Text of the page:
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*I just want to give a warning that I'm going to describe a dog attack in pretty close detail.*

When Piper (hound mix) was adopted, we already had Sophie (mixed breed, around 20lbs) and Oliver (who has since passed). At first Piper did well with them. She was calm and laid back when she met Sophie, who was visibly nervous and high energy. As Piper approached the sixth month mark, she began to attack Oliver when it came to feeding time. I thought she was establishing dominance, as he was old and blind. Then one day while my mom and I were sitting on the floor petting Sophie and Piper, Piper attacked her out of the blue. She went right for her neck and once she got a good grip, she would not let go. My mom and I tried to remove her but she would not let go. Piper twisted Sophie's collar so Sophie was choking and we had to unclip her collar so she didn't suffocate (thank god she was wearing a collar with a plastic clip buckle). I tried everything but I really didn't want to hurt Piper. However, nothing worked! It didn't matter where I struck her or how hard, she refused to let go. I've since read to never reach into a dogs mouth in a fight but being that I believed she was going to kill Sophie, I reached in to pry her mouth open. For some reason, she finally let go. We closed Piper out on the deck where she continued to bark. Sophie had a bloody gash where her ear connected to her head. I had a cut on my hand. Sophie had to go to the vet and get her ear stitched up.
Once Sophie was back home, my mom decided to let them out together. Thankfully my dad was there to pull Piper away because as I had suspected, she immediately tried to attack again.
My parents separated so Piper lives solely with my dad and is like a completely different dog. She eats calmly and she is great at listening to directions. At 3 years old now, she's still hyper but isn't as bad as she used to be. However, she still cannot be in contact with any dog. It doesn't matter the size or gender, she will still attack it.
So I guess my question is: Is there any hope for her being able to be around other dogs? I want to train her better on leash but I'm wary about walking her in the neighborhood just in case a dog were to wander up. To me, it looks like she attacks with the intent to seriously injure or kill as she always goes right for the neck. Am I wrong in thinking that? Is there any way to train this aggression out of her?

TL;DR: Are some dogs simply too dog aggressive to be around other dogs?
 

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Yes, I think Piper was very much trying to injure Sophie. Going straight for the neck, not letting go, and drawing blood to the point of stitches? Yes, very purposefully trying to injure.

This most likely has nothing to do with dominance. She is probably genetically wired to be dog aggressive, and there is little you can do about it. She will probably always be DA, and I would not let her be around other dogs. I would train her to wear a basket muzzle when you go out for walks. Look into the Muzzle Up project which provides training tips to teach Piper that a muzzle is a good thing. Not only will it prevent her from damaging another dog, it will probably clue other dog owners in that your dog should not be approached.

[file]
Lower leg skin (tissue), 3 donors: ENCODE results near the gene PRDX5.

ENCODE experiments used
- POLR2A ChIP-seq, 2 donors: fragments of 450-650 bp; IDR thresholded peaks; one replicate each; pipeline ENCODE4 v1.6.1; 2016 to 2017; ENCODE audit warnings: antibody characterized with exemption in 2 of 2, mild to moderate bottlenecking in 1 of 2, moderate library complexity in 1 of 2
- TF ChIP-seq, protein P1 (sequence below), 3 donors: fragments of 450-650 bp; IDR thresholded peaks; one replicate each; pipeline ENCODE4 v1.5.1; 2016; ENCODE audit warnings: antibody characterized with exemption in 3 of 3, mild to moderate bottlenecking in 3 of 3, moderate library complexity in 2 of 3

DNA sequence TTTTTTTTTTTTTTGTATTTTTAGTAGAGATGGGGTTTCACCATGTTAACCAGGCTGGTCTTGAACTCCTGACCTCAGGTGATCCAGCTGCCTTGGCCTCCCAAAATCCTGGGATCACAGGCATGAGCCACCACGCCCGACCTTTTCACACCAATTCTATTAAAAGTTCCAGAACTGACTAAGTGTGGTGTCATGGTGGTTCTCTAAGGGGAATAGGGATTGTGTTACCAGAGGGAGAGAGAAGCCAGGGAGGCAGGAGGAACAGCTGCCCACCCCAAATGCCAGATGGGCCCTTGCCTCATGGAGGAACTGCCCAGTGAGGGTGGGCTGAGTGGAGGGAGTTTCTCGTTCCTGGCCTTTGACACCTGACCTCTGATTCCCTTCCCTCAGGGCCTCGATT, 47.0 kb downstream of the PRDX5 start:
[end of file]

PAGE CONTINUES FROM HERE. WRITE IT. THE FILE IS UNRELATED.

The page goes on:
I would also look into getting a positive, rewards-based trainer to help you train Piper some coping mechanisms that will make her easier to handle in situations where you encounter other dogs. This doesn't mean she will ever play safely with other dogs, but it is possible to train her to a point where you can walk her past other dogs and she will not try to attack.
 

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I agree with Lillith. Most dogs who are dog aggressive (DA) or highly reactive can be helped with well-applied, rewards-based behavior modification, but I think your goal should realistically be "behaves politely around other leashed dogs" and not "can hang out/play in a dog park/live with another dog". How much her behavior can be improved will depend largely on her, the skill of your trainer/behaviorist (in teaching you as much as working with her), and the time and effort you are willing to put in. Check out certification organizations like CCPDT or APDT and see if any of those trainers are in your area, as these people at the very least have some third-party evaluation that says they know about modern, science-based training methods and are committed to humane methods.

Also, a muzzle is an excellent idea, since it will allow you to take her out and work her with a guarantee that she cannot latch onto other dogs or redirect onto humans. She still should not be allowed to interact with other dogs if at all possible (at least, not without lots of work and supervision by a professional trainer/behaviorist), and muzzled dogs can still muzzle-punch (ram their face into you or other dogs/people), but her ability to cause serious damage will be massively reduced, which will give you and her way more freedom. The Muzzle Up! Project website, as Lillith said, has tons of resources on how to teach a dog that their muzzle is awesome and a super fun thing to wear, so it won't stress her out.
 
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